19 June 2024

‘Hidden and invisible’ family violence victims remembered at Walk

Vicar at St Mark’s Forest Hill the Reverend Philip Knight, Prevention of Violence Against Women Program manager Kerryn Lewis, parishioner at St Mark’s Forest Hill Fran Pratt and the Reverend Scott Holmes from Brotherhood of St Laurence at the Walk Against Family Violence. Image: Kirralee Nicolle.

Kirralee Nicolle

25 November 2022

Churches should be taking an active role in the work of preventing family violence, a representative from the ADOM Prevention of Violence Against Women Program says.

Representatives from the group attended a Walk Against Family Violence rally on 25 November.

Hundreds of activists attended the rally from agencies including Respect Victoria, Safe Steps, the Brotherhood of St Laurence and the Catholic and Uniting churches.

Read more: New violence prevention manager keen to build on program’s strong foundations

The crowd walked from the steps of Melbourne Parliament House to the Royal Exhibition Building in solidarity with victims of domestic violence and their families.

Prevention of Violence Against Women Program manager Kerryn Lewis said the Anglican Church was committed to doing work on the issue of family violence.

Read more: Seven in 10 Australian clergy have supported people through family violence 

“We’re not part of the sector,” she said. “But it’s important for all of us to do this work in all different businesses, schools, sporting venues [and] faith-based communities. We have a really important role to play in preventing violence, responding to violence and playing a role in healing, because that’s what churches are great at.”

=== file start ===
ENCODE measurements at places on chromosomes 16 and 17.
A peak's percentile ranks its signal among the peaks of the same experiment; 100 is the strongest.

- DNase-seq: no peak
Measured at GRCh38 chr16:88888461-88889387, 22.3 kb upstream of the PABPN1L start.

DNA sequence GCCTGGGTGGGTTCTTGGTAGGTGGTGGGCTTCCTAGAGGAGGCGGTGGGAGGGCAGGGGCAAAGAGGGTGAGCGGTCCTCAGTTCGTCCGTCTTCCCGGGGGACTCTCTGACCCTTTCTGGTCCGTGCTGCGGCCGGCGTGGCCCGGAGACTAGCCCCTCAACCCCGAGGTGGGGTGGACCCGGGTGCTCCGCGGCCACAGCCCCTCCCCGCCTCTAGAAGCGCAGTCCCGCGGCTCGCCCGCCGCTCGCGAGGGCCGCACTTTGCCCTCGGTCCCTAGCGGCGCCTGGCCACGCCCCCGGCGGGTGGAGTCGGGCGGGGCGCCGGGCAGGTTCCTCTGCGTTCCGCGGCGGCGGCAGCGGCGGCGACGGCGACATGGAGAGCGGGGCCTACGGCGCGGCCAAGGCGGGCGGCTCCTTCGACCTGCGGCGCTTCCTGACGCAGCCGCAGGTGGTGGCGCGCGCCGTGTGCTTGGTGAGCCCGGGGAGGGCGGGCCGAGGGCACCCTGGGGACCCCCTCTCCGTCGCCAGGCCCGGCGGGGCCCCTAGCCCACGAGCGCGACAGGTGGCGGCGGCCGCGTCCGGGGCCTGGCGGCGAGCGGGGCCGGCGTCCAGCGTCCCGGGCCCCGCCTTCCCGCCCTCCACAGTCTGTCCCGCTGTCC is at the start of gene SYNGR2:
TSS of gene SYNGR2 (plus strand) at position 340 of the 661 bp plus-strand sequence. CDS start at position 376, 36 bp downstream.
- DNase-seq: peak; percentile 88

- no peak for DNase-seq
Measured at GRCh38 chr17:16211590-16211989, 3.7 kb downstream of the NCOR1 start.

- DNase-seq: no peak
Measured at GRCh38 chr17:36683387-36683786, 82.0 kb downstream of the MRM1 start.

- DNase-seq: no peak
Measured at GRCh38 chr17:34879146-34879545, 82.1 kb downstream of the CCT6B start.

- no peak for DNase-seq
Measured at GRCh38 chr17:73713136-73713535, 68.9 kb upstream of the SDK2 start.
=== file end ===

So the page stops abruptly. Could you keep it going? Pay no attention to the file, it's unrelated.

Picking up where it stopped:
Ms Lewis said her team wanted to do better to centre the needs of culturally and linguistically diverse communities in this area. She also said that a number of churches had signed on to do pilot programs and longer-term work to prevent violence.

Read more: Leaders enrol to understand family violence in a Christian context 

Brotherhood of St Laurence chaplain the Reverend Scott Holmes was also at the walk, and said the event was an important show of support for victims of family violence who often remain hidden and invisible. He said the Anglican Church had an important role of caring for those currently affected by issues of violence and seeking to be a part of changing societal norms and practices so that violence could be prevented.

“The change we want to see is a society where women are treated equally and respectfully and where gender stereotypes are not as rigid,” Mr Holmes said.

Read more: Anti-violence activists aim for cultural change

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